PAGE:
Bandits (2001)

Directed by Barry Levinson
(PG-13 - for some sexual content, language and violence)
Lagtime: 122 min

I looked forward to seeing this movie. I really did. I saw the mixed reviews, but I thought with big names like Cate Blanchett, Billy Bob Thornton, and Bruce Willis playing the leads, some part of this movie would be worth watching. I was right, but not in way I expected.

The movie started with Joe Blake (Willis) and Terry Collins (Thornton), cornered by the police in a bank which they were in the process of robbing. They spend the first five minutes of the movie bickering. By the end of that scene I realized I was in for a bad time, because at that point I didn't care what had brought them to that deadly crisis, or whether they lived through it. Still, I hoped maybe the ensuing scenes might give me some reason to change my mind. Wrong. They broke out of jail using a hijacked cement truck, I still didn't care. They charmed a woman out of her car, I yawned. They robbed the town bank using a magic marker... bored now. By 15 minutes in, I decided I'd just wait for Cate to show up, but I didn't know how long I'd have to wait. So, I started disecting the movie for it's primary faults to pass the time.

First, Thorthon was the wrong actor to play Terry. Terry was supposed to be a very high-strung, cultured, hypochondriac. Do any of those words make you think of Billy Bob? I didn't think so. It was like watching a Bloodhound pretend to be a Yorkshire Terrier: no matter what he did he just just couldn't convince me he was really neurotic, only slightly agitated. Second, the script was weak. When your characters are talking to each other, but seem to be saying things just so the audience knows what's going on, then you might as well have them turn and talk to the audience, at least then they can speak to the audience in character and not sound unintentionally pedantic. Third, when the movie passed 35 minutes and Cate still hadn't shown up, I realized the movie was also way too long for it's subject matter. Quirky characters work fine as long as you keep them moving along at a decent pace. If you let them flag, they stop being quirky and become ponderous.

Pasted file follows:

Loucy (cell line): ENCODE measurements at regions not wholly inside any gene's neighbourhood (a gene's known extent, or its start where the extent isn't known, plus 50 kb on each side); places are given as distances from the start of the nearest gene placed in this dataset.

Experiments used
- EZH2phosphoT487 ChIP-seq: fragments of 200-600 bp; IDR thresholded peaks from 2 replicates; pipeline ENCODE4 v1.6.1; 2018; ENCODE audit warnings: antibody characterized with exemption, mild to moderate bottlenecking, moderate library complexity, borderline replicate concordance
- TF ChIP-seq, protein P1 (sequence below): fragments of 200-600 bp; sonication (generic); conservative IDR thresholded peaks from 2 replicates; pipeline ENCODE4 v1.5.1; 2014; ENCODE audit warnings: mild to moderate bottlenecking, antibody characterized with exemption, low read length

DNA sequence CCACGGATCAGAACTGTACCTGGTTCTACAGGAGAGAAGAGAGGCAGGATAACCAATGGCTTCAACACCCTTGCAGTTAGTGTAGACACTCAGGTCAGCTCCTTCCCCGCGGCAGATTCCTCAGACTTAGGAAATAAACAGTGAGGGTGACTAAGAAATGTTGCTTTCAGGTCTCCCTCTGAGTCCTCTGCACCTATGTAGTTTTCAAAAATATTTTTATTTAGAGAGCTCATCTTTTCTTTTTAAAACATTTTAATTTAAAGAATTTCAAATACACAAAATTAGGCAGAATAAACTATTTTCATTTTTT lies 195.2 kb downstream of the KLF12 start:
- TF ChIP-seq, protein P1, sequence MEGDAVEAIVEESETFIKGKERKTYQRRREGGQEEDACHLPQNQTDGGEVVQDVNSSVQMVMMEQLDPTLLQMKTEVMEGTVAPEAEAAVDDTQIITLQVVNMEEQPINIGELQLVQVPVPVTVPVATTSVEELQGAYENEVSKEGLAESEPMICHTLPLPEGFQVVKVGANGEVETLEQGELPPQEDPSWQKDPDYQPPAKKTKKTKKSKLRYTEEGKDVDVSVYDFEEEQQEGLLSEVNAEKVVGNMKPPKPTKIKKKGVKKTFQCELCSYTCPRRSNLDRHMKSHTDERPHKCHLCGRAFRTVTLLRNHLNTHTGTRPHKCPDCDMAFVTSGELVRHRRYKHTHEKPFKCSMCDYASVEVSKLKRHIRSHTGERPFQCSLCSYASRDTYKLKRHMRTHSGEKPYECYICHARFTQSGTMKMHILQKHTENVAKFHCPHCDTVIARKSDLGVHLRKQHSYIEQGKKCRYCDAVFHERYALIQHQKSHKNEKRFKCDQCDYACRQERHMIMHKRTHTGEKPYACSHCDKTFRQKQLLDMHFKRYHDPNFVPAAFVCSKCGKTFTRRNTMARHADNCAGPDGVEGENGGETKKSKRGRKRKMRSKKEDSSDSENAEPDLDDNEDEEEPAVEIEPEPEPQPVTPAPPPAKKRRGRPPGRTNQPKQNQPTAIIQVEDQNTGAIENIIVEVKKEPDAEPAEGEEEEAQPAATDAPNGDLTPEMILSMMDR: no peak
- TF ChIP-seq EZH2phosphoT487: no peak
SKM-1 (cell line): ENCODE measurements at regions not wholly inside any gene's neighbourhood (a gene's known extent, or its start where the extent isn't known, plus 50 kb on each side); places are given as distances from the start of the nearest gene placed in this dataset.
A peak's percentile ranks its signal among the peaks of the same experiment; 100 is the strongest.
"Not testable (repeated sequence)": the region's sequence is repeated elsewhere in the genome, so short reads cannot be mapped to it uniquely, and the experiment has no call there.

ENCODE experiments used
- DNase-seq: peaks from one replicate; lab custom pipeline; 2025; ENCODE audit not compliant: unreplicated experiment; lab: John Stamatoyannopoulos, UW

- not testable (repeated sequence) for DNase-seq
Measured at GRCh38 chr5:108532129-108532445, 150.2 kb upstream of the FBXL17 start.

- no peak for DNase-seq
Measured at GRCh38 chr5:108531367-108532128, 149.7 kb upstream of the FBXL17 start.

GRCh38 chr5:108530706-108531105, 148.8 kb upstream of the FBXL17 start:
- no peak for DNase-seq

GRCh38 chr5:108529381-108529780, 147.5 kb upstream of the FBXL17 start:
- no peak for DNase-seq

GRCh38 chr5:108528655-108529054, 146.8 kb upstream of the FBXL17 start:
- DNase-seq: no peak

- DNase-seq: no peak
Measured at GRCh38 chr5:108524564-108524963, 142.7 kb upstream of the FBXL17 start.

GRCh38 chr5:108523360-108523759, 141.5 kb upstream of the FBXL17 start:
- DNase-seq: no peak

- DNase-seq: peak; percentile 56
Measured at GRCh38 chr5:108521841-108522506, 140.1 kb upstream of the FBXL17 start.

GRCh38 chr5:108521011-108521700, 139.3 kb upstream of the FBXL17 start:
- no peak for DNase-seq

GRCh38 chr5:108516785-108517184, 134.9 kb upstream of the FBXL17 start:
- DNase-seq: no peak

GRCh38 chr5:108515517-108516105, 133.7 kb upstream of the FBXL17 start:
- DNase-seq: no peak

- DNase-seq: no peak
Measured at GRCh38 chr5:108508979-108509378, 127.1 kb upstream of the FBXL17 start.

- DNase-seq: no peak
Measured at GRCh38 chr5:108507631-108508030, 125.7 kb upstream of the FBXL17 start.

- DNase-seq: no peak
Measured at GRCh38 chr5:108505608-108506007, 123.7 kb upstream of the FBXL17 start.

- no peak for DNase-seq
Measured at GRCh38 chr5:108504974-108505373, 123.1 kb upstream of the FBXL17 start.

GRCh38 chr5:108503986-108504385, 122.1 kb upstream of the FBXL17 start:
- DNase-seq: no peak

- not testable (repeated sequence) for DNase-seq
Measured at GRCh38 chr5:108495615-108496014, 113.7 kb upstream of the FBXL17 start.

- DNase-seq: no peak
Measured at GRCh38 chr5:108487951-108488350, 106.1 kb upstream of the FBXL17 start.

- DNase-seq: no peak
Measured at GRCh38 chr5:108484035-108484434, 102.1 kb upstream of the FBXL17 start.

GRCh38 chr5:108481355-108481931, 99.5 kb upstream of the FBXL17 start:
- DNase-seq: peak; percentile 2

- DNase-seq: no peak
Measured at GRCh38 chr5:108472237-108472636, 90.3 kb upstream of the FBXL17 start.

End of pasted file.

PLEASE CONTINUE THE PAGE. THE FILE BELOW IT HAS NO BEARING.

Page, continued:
Finally, they introduced Cate's character, named Kate oddly enough, via a music video of her cooking a gourmet meal for her husband. Next, they showed what an unappreciative prick he was, and the next thing I knew Kate had gone driving and crying, where she literally ran into Terry. Not great, but still engaging. However, personnally, I think Cate Blanchett could read a law book verbatim and still make it engaging. Still, at last, I found something worth watching. Unfortunately, she only has about 30 minutes of screen time and it's all shuffled throughout the middle and end of one of the slowest, least interesting movies I've ever seen. Now, that's pure evil. There were other ideas in the movie, such as a kind of polyamory and also the celebrity of criminals, but they've been done better elsewhere.

As the credits rolled all I could think to myself, "Bandits robbed me of Two hours of my life which I can never get back!"


This is neither the worst nor the best movie I've ever seen. It is, however, the most effective pro-polyamory film I've seen. What the trailers and the billboards don't tell you is that the car chases and gunfights were only put in to distract the studio heads from the love triangle that's at the heart of the story. The two male leads are archetypes: the manly man and the sensitive guy--imagine the two halves of Captain Kirk from "The Enemy Within." They're not subtle about this--at one point Cate Blanchett's character screams out, "if I could put you together, you'd be the perfect man!" And at the end of the movie, she does just that; the three of them have a happy relationship in Acapulco.

What struck me about this film was the unselfconsciousness with which it approach its "alternative lifestyle." Simply by being about polyamory without announcing "My characaters are violating society's regimented rules!" it went way beyond any one of a hundred second-rate indie flicks by people who think that they're making a statement.

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